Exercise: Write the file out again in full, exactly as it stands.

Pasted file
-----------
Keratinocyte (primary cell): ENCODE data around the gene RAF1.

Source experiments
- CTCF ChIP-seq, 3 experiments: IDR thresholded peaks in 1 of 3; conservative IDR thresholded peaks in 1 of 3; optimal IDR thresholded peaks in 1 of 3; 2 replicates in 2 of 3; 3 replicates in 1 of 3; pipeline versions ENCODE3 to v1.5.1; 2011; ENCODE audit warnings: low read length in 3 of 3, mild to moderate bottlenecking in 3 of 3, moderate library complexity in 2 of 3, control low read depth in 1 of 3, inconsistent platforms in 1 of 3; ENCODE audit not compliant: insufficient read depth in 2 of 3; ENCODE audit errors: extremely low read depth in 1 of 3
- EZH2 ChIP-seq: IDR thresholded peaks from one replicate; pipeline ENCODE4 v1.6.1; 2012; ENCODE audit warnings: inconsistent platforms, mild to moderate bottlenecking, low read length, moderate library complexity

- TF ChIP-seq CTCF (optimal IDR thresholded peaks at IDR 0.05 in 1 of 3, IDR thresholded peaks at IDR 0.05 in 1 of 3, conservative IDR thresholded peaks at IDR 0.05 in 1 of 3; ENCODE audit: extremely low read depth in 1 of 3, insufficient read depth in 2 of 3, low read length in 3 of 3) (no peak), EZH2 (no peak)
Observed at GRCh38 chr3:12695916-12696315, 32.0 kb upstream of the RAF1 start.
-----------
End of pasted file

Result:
Keratinocyte (primary cell): ENCODE data around the gene RAF1.

Source experiments
- CTCF ChIP-seq, 3 experiments: IDR thresholded peaks in 1 of 3; conservative IDR thresholded peaks in 1 of 3; optimal IDR thresholded peaks in 1 of 3; 2 replicates in 2 of 3; 3 replicates in 1 of 3; pipeline versions ENCODE3 to v1.5.1; 2011; ENCODE audit warnings: low read length in 3 of 3, mild to moderate bottlenecking in 3 of 3, moderate library complexity in 2 of 3, control low read depth in 1 of 3, inconsistent platforms in 1 of 3; ENCODE audit not compliant: insufficient read depth in 2 of 3; ENCODE audit errors: extremely low read depth in 1 of 3
- EZH2 ChIP-seq: IDR thresholded peaks from one replicate; pipeline ENCODE4 v1.6.1; 2012; ENCODE audit warnings: inconsistent platforms, mild to moderate bottlenecking, low read length, moderate library complexity

- TF ChIP-seq CTCF (optimal IDR thresholded peaks at IDR 0.05 in 1 of 3, IDR thresholded peaks at IDR 0.05 in 1 of 3, conservative IDR thresholded peaks at IDR 0.05 in 1 of 3; ENCODE audit: extremely low read depth in 1 of 3, insufficient read depth in 2 of 3, low read length in 3 of 3) (no peak), EZH2 (no peak)
Observed at GRCh38 chr3:12695916-12696315, 32.0 kb upstream of the RAF1 start.